Master Beophui left us neither one line of writing, nor did she offer even one word expounding on the dharma in front of an audience. However, through her life, the silent reverberations of her dharma remain to this day. At a time in Indian society when women were looked upon simply as a type of possession, the Buddha recognized the ability of women to reach the highest pinnacles of achievement and he approved the establishment of the female monastic order. For this time, such an act was positively revolutionary. He recognized that women were similarly capable of enlightenment owing to the dignity inherent in the character of human beings. He asserted that it wasn’t by social status or gender that but rather “how one thought, how one spoke and how one acted” that determined whether one was noble or base.


However, if one looks across the breadth of Korean history, it is clear that women have continually been devalued. From far back in time, the spiritual prison women found themselves in, built by the prejudice and theories of karma among those in control of politics and religion as well as the self-abasement of women themselves, has served as a major obstacle to be overcome by female monastics. Moreover, needless to say, the aftereffects of the 500 year Joseon Dynasty practice of namjon yeobi (respect men, abase women) were also a major hurdle to overcome.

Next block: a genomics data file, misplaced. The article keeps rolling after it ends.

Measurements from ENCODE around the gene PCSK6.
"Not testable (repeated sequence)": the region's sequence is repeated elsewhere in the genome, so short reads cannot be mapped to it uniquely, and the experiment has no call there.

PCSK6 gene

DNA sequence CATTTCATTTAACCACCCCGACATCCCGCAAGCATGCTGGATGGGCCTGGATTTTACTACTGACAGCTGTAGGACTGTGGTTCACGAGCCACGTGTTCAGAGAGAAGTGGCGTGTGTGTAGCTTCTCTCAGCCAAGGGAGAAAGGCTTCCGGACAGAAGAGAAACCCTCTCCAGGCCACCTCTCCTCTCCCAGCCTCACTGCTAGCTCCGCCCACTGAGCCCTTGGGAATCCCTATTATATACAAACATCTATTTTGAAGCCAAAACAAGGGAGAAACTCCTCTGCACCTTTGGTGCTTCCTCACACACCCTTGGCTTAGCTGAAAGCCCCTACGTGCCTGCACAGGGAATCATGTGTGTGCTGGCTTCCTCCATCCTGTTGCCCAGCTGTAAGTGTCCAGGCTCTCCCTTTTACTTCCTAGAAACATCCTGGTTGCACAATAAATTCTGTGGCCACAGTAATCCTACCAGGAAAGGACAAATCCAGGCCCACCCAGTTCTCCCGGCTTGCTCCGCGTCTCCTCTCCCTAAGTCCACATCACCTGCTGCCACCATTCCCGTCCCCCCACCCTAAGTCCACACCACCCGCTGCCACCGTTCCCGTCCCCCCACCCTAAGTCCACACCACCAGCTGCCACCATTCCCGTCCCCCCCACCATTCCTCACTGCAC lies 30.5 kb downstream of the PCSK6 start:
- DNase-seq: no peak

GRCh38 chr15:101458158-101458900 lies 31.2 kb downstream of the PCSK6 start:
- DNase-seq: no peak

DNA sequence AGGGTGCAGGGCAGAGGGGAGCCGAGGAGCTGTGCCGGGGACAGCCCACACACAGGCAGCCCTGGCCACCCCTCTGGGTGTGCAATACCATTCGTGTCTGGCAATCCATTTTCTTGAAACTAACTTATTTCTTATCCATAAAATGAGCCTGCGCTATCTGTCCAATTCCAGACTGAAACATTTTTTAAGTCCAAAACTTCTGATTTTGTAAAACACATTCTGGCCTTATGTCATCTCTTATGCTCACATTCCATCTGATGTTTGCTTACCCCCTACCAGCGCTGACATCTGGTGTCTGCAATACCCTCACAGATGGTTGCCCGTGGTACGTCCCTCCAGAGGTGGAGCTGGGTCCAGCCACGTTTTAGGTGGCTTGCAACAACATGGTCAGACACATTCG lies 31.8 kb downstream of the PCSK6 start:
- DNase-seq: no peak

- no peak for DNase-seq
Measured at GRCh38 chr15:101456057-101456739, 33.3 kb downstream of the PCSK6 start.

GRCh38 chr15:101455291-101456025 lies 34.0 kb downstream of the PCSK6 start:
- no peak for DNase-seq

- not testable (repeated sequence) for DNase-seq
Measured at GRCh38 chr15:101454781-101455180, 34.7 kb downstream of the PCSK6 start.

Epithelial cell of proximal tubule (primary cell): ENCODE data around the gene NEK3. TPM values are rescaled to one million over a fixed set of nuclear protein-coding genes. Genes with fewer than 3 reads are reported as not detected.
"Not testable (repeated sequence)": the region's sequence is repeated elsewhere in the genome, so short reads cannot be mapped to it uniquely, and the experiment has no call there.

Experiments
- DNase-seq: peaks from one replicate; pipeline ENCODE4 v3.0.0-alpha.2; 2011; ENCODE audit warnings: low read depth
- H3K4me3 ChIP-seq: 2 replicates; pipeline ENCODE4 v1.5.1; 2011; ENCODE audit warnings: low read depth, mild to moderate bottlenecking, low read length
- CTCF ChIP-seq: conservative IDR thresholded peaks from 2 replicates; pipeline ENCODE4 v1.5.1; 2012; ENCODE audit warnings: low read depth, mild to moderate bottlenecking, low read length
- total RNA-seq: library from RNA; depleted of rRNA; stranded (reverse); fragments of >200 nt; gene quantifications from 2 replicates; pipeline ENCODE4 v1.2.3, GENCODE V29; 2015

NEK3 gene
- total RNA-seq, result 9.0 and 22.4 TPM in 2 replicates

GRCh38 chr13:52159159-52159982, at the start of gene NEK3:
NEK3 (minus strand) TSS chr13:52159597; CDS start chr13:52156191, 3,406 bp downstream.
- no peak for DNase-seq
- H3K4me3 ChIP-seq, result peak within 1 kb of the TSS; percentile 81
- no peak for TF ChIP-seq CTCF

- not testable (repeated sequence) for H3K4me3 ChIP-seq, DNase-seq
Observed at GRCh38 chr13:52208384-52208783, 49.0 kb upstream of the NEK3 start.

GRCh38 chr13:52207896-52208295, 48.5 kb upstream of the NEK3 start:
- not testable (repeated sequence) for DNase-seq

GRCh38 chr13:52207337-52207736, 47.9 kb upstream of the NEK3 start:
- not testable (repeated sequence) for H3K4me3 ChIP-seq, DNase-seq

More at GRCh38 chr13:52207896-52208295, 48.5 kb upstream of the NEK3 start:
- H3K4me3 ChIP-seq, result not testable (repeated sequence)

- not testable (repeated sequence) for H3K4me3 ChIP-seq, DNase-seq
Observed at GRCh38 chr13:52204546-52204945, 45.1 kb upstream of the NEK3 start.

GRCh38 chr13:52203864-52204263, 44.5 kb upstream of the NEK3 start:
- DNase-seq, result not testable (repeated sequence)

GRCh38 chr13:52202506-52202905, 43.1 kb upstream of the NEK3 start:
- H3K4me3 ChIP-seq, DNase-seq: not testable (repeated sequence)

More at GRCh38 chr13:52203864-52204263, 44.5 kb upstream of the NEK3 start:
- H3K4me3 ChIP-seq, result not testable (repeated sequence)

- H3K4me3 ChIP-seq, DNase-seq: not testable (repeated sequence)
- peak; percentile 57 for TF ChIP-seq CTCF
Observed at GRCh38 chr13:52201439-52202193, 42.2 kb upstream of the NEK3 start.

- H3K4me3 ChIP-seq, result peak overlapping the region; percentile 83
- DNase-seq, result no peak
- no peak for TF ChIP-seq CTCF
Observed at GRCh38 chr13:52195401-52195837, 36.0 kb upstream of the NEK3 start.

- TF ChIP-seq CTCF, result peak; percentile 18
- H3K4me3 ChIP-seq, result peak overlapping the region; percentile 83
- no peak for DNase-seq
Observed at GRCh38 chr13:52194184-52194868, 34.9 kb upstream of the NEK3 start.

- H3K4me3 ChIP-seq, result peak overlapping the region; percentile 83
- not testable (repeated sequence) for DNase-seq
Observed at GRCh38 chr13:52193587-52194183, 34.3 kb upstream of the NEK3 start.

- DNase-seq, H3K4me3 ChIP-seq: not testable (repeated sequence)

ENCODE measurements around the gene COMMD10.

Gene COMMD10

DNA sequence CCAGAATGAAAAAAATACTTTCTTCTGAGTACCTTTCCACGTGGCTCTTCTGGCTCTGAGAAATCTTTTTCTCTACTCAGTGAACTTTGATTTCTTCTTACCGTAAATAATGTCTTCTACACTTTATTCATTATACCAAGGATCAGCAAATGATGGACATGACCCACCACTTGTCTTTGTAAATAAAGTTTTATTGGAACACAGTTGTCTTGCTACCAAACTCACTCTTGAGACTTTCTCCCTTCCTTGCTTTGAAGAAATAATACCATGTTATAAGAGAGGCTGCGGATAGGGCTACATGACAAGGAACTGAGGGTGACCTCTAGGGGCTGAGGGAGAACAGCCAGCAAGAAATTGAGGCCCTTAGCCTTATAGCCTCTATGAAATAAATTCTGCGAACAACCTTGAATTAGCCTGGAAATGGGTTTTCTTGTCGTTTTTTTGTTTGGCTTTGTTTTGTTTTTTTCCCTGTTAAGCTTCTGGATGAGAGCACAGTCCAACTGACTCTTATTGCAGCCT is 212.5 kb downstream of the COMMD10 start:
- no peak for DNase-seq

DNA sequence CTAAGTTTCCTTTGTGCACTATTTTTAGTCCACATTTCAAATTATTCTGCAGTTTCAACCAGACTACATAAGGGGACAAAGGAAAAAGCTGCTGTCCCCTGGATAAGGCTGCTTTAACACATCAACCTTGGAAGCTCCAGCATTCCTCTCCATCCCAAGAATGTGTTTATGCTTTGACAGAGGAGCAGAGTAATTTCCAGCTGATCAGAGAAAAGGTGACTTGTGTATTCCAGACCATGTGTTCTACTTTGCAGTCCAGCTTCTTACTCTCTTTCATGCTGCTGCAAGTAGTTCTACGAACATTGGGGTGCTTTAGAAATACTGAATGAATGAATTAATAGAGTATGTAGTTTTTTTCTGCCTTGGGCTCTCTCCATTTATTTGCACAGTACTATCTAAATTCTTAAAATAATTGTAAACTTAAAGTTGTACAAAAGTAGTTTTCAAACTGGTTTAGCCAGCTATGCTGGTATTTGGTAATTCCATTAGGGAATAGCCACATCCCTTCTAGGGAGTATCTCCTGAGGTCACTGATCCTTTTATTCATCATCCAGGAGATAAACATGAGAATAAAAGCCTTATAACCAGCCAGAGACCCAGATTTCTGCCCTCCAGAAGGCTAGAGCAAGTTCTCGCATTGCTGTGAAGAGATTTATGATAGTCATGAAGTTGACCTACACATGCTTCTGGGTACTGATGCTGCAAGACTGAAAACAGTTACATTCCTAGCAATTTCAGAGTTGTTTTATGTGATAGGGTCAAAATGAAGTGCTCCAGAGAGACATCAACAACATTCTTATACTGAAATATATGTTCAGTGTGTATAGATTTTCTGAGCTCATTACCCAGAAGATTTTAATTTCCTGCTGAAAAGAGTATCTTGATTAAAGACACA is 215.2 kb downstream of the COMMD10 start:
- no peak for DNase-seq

Master Beophui was thus someone who, though born into this difficult situation, still was able to achieve enlightenment as a woman. Her life was based on a gentle, sincere faith and a pure ascetic practice. Building on her deep faith and her indomitable spirit that simply did not know how to quit, she showed how her actions made her able to establish a foundation for cultivating the dharma purely relying on her staunch belief. Expressing through her sincere ascetic practices the proper appearance of an upstanding practitioner, Master Beophui conveyed a model of behavior to other Buddhists for as long as she lived. But this was not all. Always appearing as if to hide the powers of her spiritual attainment, she made constant sacrifices to help her students’ training, taking upon herself the most onerous of others’ tasks, earning inestimable merit through her lifelong service. Maintaining constant meditative concentration, both Seon and life were the same for her, and thus, with meditation, wisdom and virtue abundant, she was truly a complete person. Beginning with the time when Beophui was practicing there, Gyeonseongam Hermitage has stood out as a place fitting of its reputation as Korea’s first meditation hall for nuns, and it has served as a gathering point for many female Seon practitioners, remaining to this day the pre-eminent bhiksuni meditation hall in the Korean Buddhist tradition. This is, of course, owing entirely to the fact that Beophui served as this meditation hall’s sturdy cornerstone.